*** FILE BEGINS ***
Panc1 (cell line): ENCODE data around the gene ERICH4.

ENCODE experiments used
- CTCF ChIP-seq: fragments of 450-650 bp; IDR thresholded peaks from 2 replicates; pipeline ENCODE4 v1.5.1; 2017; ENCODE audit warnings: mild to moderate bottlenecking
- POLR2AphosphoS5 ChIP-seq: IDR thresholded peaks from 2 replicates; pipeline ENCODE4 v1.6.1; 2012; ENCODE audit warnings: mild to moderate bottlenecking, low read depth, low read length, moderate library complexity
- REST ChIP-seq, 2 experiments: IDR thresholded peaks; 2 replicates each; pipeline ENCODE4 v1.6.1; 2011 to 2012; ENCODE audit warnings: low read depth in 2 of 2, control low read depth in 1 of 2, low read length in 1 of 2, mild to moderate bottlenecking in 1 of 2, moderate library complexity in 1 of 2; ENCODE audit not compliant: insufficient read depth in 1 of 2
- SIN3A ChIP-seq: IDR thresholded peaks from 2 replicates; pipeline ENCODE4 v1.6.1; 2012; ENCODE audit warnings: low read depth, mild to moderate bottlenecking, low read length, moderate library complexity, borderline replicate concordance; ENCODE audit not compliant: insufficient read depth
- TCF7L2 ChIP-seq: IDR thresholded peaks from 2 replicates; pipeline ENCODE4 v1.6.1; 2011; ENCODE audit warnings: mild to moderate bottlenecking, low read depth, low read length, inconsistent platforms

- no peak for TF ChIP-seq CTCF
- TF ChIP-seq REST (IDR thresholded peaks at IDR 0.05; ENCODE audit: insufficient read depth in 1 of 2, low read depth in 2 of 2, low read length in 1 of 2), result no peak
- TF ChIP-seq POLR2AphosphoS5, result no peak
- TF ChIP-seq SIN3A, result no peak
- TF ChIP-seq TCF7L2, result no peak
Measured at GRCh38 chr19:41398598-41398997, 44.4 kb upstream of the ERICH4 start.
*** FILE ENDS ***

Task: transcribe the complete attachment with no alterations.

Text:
Panc1 (cell line): ENCODE data around the gene ERICH4.

ENCODE experiments used
- CTCF ChIP-seq: fragments of 450-650 bp; IDR thresholded peaks from 2 replicates; pipeline ENCODE4 v1.5.1; 2017; ENCODE audit warnings: mild to moderate bottlenecking
- POLR2AphosphoS5 ChIP-seq: IDR thresholded peaks from 2 replicates; pipeline ENCODE4 v1.6.1; 2012; ENCODE audit warnings: mild to moderate bottlenecking, low read depth, low read length, moderate library complexity
- REST ChIP-seq, 2 experiments: IDR thresholded peaks; 2 replicates each; pipeline ENCODE4 v1.6.1; 2011 to 2012; ENCODE audit warnings: low read depth in 2 of 2, control low read depth in 1 of 2, low read length in 1 of 2, mild to moderate bottlenecking in 1 of 2, moderate library complexity in 1 of 2; ENCODE audit not compliant: insufficient read depth in 1 of 2
- SIN3A ChIP-seq: IDR thresholded peaks from 2 replicates; pipeline ENCODE4 v1.6.1; 2012; ENCODE audit warnings: low read depth, mild to moderate bottlenecking, low read length, moderate library complexity, borderline replicate concordance; ENCODE audit not compliant: insufficient read depth
- TCF7L2 ChIP-seq: IDR thresholded peaks from 2 replicates; pipeline ENCODE4 v1.6.1; 2011; ENCODE audit warnings: mild to moderate bottlenecking, low read depth, low read length, inconsistent platforms

- no peak for TF ChIP-seq CTCF
- TF ChIP-seq REST (IDR thresholded peaks at IDR 0.05; ENCODE audit: insufficient read depth in 1 of 2, low read depth in 2 of 2, low read length in 1 of 2), result no peak
- TF ChIP-seq POLR2AphosphoS5, result no peak
- TF ChIP-seq SIN3A, result no peak
- TF ChIP-seq TCF7L2, result no peak
Measured at GRCh38 chr19:41398598-41398997, 44.4 kb upstream of the ERICH4 start.